· Exhibit correct flow (viscosity) on the application equipment,
· Exhibit significant specific adhesion to substrates,
· Cure to a desired glass-transition temperature (Tg) and modulus, and
· Exhibit robust adhesion characteristics over a range of line speeds and on a range of substrates.
Rheological analysis and surface analysis provide excellent roadmaps for developing EB adhesives that function in a manner similar to the existing technologies. Rheological analysis provides detailed information on the viscoelasticity of the adhesive. In EB-curable systems, the viscoelastic response of an adhesive may change dramatically as the dose level is increased until “full cure” is noted, after which relatively little change is noted. There is an optimal region for both the Tg and storage modulus (G’) for adhesion. The adhesive should exhibit the appropriate Tg and G’ when fully cured for the most robust performance4. Adhesives should be designed to achieve “full cure” at as low a dose as possible.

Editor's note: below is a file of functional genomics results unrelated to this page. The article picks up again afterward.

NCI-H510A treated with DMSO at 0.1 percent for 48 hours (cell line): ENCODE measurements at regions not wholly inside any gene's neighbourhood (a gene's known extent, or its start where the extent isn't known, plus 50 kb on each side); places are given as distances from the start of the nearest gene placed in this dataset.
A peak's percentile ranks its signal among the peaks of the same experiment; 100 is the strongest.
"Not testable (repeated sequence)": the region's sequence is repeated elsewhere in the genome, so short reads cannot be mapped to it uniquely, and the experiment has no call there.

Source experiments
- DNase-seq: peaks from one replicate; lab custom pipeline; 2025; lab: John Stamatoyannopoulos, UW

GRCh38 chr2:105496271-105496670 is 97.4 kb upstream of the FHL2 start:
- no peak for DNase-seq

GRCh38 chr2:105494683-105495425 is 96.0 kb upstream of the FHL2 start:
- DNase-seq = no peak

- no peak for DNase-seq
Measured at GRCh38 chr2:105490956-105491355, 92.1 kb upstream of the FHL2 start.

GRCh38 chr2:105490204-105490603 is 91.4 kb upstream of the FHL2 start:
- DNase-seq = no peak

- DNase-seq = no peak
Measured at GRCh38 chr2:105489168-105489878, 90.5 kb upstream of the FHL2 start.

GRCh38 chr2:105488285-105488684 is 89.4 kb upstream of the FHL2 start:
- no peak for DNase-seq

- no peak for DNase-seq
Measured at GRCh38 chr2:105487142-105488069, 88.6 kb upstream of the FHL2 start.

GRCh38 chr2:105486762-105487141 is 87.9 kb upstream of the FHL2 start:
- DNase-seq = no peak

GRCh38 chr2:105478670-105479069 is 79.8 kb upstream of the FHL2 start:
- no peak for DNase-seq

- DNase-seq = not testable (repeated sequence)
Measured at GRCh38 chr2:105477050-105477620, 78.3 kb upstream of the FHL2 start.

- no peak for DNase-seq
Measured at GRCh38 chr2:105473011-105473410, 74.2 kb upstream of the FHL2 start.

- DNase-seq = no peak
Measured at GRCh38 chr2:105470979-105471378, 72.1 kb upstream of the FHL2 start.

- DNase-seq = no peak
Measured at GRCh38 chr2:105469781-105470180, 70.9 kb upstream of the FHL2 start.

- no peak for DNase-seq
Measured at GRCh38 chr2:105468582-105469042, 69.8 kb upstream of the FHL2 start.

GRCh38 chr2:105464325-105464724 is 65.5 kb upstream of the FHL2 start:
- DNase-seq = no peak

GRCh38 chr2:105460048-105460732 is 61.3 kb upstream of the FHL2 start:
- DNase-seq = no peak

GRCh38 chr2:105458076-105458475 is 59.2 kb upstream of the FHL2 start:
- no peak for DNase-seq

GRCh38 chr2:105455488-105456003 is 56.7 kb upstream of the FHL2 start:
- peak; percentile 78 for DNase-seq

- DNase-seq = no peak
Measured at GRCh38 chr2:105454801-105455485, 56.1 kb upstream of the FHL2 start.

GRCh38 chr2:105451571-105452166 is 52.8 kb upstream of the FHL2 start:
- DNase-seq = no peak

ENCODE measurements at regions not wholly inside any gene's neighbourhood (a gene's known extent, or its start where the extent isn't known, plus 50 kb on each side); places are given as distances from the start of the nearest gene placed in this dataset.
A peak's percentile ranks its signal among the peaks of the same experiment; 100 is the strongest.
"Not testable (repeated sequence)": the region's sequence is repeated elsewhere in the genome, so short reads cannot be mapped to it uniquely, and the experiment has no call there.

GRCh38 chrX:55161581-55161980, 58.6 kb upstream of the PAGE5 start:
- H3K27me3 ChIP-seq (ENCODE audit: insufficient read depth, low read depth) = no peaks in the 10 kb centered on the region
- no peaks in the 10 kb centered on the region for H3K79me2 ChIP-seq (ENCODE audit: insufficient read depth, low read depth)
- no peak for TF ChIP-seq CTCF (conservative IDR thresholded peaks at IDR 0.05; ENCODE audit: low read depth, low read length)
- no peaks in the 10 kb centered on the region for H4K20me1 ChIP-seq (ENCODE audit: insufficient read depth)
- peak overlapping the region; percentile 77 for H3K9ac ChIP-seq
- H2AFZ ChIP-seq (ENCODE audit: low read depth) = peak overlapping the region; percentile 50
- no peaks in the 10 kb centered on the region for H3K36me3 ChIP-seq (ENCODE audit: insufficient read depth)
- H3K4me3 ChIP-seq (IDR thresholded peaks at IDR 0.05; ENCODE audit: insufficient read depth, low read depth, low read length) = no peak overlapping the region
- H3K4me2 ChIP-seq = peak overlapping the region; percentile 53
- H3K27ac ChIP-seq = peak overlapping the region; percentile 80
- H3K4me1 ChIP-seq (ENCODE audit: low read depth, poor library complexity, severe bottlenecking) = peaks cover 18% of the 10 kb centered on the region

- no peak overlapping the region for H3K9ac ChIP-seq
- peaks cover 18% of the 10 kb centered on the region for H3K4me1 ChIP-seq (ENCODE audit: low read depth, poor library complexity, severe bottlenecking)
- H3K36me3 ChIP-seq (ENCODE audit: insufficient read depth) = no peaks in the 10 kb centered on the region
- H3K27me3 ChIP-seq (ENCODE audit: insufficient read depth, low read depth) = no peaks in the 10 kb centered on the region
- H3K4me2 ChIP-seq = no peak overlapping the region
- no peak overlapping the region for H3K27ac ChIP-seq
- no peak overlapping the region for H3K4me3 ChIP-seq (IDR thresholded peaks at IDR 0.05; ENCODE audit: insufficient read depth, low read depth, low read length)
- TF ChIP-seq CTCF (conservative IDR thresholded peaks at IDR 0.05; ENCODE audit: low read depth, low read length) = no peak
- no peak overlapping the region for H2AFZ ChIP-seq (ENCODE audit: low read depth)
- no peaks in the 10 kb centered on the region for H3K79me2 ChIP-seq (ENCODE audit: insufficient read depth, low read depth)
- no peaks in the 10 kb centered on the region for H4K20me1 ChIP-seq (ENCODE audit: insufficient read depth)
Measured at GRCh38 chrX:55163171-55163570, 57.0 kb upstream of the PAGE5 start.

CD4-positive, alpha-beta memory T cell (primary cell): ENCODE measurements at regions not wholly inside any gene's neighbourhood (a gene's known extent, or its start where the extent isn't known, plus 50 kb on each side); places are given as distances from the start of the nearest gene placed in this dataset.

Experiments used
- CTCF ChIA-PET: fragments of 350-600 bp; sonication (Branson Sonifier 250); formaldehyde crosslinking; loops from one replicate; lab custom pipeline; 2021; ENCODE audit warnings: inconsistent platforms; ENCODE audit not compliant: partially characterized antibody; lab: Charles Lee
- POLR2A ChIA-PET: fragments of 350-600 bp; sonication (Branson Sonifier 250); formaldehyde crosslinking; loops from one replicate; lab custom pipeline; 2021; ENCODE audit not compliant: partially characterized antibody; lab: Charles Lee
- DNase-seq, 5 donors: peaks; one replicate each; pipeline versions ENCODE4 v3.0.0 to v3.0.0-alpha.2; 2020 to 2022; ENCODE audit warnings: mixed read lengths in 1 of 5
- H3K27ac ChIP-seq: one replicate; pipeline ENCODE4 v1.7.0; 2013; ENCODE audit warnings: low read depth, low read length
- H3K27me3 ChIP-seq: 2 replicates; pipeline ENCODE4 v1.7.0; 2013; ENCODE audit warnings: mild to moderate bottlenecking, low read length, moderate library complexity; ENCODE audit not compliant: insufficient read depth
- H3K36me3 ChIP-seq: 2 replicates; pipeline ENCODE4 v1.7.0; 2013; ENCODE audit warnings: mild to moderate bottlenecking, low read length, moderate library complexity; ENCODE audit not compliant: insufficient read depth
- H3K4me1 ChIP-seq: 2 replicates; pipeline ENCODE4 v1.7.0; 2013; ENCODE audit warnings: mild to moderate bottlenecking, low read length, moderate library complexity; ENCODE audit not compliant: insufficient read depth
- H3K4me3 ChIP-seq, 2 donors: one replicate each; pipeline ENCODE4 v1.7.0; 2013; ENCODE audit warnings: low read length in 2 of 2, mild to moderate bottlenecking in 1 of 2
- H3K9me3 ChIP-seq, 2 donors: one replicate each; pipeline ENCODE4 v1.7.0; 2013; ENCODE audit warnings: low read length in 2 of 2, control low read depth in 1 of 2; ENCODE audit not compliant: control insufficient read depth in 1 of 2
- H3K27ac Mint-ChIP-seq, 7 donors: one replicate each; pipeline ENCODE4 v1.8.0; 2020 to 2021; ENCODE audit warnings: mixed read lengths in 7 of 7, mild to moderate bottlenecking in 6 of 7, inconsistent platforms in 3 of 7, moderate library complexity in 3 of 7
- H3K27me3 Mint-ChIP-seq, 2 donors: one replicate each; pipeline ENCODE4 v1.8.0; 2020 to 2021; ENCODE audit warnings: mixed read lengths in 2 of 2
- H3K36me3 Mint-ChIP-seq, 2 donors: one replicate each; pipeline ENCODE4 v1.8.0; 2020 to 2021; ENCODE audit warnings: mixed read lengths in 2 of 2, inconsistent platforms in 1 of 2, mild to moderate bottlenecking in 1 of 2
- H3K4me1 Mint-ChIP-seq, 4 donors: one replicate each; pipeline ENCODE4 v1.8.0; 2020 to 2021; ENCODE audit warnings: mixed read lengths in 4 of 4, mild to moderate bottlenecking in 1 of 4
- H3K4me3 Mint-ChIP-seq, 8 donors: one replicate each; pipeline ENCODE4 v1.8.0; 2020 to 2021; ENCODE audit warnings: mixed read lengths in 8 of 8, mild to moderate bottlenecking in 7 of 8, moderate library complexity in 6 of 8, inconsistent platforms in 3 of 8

Additionally, following design of experiment (DOE) techniques provides an efficient method for constructing formulation experiments and identifying the most desirable formulation. DOE is especially powerful when coupled with knowledge of the viscoelastic requirements for laminating and useful adhesion-promotion techniques to enhance the product-development process.